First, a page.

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The Victorian Street

Some of the most fascinating of early films are those which are content to watch the Victorian world go by. Numerous filmmakers parked their cameras on street corners, outside workplaces or churches, or into sports venues to capture moments of everyday life. 

In their own day, these films held a mirror up to Victorian society. Today, they offer us extraordinary insights into a lost world, more vivid than any still photograph or written account.

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Incoming Tide
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Incoming Tide

Non-Fiction18981 minsSilent Location: Worthing

Worthing waves at us in this mesmerising early film

Crowd Entering St George's Hall, Bradford (1901)
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Crowd Entering St George's Hall, Bradford (1901)

Non-Fiction19011 minsSilent Location: Saint George's Hall

Bradford boys wait eagerly for the picture show at the famous St George's Hall.

Preston Egg Rolling (c.1901)
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Preston Egg Rolling (c.1901)

Non-Fiction19013 minsSilent Location: Preston

Easter Monday festivities in Avenham Park, Preston.

Feeding the Tigers
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Feeding the Tigers

Interest film18991 minsSilent

A big cat has to perform for its supper in this early actuality film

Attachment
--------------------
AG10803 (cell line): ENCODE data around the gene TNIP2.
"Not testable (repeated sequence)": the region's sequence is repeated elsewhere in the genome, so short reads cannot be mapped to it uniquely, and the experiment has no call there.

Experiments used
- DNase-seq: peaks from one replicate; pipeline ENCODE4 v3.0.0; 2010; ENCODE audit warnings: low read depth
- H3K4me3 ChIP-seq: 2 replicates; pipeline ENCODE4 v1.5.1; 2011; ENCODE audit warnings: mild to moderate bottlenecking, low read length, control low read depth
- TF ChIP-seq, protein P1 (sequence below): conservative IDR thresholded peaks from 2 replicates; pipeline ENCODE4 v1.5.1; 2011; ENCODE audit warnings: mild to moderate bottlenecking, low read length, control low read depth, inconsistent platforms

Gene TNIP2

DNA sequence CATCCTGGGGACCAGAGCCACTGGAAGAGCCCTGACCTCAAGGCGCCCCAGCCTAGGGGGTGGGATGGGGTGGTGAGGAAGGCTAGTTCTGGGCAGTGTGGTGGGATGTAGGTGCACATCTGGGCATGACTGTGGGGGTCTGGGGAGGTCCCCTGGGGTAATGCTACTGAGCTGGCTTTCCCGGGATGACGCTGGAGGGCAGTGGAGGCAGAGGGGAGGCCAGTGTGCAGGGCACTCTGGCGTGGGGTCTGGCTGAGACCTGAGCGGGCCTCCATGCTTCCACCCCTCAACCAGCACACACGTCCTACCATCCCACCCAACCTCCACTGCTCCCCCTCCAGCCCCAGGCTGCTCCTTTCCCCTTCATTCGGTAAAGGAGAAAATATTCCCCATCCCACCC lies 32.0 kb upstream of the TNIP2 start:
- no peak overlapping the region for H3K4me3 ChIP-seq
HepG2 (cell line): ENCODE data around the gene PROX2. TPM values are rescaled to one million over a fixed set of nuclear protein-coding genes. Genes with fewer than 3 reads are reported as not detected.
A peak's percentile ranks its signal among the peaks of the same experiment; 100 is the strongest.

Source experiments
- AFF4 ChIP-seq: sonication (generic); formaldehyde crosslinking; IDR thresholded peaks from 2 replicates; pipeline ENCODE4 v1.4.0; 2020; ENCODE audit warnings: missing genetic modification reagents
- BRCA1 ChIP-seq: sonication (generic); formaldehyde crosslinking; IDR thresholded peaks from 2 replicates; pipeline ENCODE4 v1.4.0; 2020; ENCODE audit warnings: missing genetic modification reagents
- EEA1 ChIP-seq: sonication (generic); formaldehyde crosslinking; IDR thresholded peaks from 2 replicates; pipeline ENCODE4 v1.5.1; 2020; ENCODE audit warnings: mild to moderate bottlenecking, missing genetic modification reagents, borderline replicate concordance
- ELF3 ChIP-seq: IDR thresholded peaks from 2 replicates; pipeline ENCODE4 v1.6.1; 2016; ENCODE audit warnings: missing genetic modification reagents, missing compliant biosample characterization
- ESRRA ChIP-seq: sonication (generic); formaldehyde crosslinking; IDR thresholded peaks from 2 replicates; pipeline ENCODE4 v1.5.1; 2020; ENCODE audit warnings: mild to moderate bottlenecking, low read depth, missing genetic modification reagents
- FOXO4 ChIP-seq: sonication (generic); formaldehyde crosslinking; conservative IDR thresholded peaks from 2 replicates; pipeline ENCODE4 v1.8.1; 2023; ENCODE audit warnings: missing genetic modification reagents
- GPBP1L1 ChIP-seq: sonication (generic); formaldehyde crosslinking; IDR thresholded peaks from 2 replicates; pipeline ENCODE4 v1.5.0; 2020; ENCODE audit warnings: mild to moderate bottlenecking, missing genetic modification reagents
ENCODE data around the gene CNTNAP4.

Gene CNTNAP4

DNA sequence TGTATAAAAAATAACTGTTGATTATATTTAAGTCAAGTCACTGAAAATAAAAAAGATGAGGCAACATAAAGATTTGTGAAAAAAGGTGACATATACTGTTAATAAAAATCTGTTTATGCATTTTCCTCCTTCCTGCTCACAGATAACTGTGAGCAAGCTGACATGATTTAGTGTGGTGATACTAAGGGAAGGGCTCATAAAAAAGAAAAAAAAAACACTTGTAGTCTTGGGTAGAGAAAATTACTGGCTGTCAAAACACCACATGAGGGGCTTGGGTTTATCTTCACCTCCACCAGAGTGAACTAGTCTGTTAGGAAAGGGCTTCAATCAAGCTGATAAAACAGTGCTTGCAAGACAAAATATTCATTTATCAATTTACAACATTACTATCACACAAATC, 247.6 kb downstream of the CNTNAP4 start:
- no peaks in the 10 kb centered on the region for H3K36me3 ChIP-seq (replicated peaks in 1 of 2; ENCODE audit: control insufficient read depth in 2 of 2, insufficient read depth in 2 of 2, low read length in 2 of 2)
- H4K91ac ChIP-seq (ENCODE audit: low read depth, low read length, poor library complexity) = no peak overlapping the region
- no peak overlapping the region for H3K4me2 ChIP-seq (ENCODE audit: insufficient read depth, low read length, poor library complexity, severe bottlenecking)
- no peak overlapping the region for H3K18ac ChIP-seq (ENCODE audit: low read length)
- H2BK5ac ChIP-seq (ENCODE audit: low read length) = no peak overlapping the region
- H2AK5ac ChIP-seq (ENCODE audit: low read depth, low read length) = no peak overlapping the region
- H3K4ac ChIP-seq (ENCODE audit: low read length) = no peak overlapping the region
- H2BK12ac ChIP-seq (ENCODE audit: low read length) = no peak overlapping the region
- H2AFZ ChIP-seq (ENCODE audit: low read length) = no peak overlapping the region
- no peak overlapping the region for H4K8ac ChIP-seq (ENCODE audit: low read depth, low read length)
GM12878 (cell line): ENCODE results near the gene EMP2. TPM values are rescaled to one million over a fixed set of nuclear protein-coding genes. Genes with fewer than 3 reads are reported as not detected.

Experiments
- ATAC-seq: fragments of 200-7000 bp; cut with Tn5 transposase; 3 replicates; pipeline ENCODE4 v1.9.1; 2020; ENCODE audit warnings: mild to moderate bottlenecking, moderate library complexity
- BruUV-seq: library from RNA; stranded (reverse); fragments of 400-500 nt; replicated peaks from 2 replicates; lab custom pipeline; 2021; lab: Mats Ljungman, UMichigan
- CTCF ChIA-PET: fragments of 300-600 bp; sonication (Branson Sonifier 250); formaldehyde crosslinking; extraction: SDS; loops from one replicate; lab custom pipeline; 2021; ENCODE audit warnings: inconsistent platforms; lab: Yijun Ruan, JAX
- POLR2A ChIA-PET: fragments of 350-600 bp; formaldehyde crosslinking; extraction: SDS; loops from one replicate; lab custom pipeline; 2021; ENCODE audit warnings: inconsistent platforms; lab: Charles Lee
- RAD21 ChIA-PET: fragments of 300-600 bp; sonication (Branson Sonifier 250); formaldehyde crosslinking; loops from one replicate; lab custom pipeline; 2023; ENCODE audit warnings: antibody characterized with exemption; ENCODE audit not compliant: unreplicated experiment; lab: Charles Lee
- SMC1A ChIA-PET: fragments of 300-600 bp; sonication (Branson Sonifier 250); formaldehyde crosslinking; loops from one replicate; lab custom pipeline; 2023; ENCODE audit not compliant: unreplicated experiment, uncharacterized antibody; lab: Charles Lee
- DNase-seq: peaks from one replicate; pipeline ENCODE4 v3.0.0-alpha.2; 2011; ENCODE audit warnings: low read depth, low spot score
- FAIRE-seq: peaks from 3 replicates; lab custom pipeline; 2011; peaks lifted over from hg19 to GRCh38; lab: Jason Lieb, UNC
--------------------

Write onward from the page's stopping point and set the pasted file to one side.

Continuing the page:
Beach Scene
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Beach Scene

Non-Fiction18971 minsSilent

A charming image of children paddling on a pebbly beach on a hot summer's day

Beagles
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Beagles

Amateur film18982 minsSilent

A pack of beagles are assembled for a hunt by their trainers and a huntsman

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Street Life
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Street Life

The early filmmakers couldn't take their cameras indoors - the lamps powerful enough to illuminate the scene weren’t yet available. So it's a good thing so much of Victorian society could be seen outside.

Topicals
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Topicals

The distant ancestors of today's TV news, 'topical' films captured news of their day - though typically that meant public events like parades, royal occasions or sporting fixtures rather than, say, politics.

Factory Gates
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Factory Gates

In 1895, at the very dawn of cinema, Louis and Auguste Lumière turned their camera on workers at their Lyon factory. By 1900, Blackburn-based Mitchell & Kenyon, among others, had turned that subject into a genre - even a business model.

Sea Wave Films
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Sea Wave Films

The 'sea wave' genre might be one of the more surprising genres to come out of early film. But for Victorian audiences there was something hypnotic about these compact studies of movement.